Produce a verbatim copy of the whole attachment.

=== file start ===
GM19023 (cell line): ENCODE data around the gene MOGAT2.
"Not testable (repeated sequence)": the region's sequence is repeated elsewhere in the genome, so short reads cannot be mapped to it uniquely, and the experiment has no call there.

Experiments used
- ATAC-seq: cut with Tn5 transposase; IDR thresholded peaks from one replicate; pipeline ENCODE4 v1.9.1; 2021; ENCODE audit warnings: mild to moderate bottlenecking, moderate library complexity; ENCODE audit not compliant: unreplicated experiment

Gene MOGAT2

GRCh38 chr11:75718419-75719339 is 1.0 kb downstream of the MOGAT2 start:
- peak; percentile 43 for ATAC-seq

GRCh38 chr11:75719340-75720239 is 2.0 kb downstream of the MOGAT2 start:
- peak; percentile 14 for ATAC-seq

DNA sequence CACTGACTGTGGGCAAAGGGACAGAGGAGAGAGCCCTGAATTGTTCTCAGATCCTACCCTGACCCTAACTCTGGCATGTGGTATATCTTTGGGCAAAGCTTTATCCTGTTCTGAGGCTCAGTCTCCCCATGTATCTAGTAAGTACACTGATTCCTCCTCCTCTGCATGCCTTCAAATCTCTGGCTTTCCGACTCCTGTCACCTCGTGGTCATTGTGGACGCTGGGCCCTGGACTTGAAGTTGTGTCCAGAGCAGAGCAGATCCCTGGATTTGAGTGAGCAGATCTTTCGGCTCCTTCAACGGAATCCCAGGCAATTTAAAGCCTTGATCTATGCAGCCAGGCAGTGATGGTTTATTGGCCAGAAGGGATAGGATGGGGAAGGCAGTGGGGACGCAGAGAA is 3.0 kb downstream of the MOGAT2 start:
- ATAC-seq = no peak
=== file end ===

GM19023 (cell line): ENCODE data around the gene MOGAT2.
"Not testable (repeated sequence)": the region's sequence is repeated elsewhere in the genome, so short reads cannot be mapped to it uniquely, and the experiment has no call there.

Experiments used
- ATAC-seq: cut with Tn5 transposase; IDR thresholded peaks from one replicate; pipeline ENCODE4 v1.9.1; 2021; ENCODE audit warnings: mild to moderate bottlenecking, moderate library complexity; ENCODE audit not compliant: unreplicated experiment

Gene MOGAT2

GRCh38 chr11:75718419-75719339 is 1.0 kb downstream of the MOGAT2 start:
- peak; percentile 43 for ATAC-seq

GRCh38 chr11:75719340-75720239 is 2.0 kb downstream of the MOGAT2 start:
- peak; percentile 14 for ATAC-seq

DNA sequence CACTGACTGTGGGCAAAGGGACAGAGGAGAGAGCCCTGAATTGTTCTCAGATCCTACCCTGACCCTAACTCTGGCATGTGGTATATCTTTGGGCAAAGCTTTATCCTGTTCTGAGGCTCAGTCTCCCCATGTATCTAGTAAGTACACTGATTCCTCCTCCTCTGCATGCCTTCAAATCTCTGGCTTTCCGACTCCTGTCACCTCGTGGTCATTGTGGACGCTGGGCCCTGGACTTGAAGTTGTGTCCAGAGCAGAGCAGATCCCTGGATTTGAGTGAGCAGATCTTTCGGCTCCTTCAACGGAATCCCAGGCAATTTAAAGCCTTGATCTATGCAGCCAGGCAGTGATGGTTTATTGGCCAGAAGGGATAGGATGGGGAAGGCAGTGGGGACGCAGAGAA is 3.0 kb downstream of the MOGAT2 start:
- ATAC-seq = no peak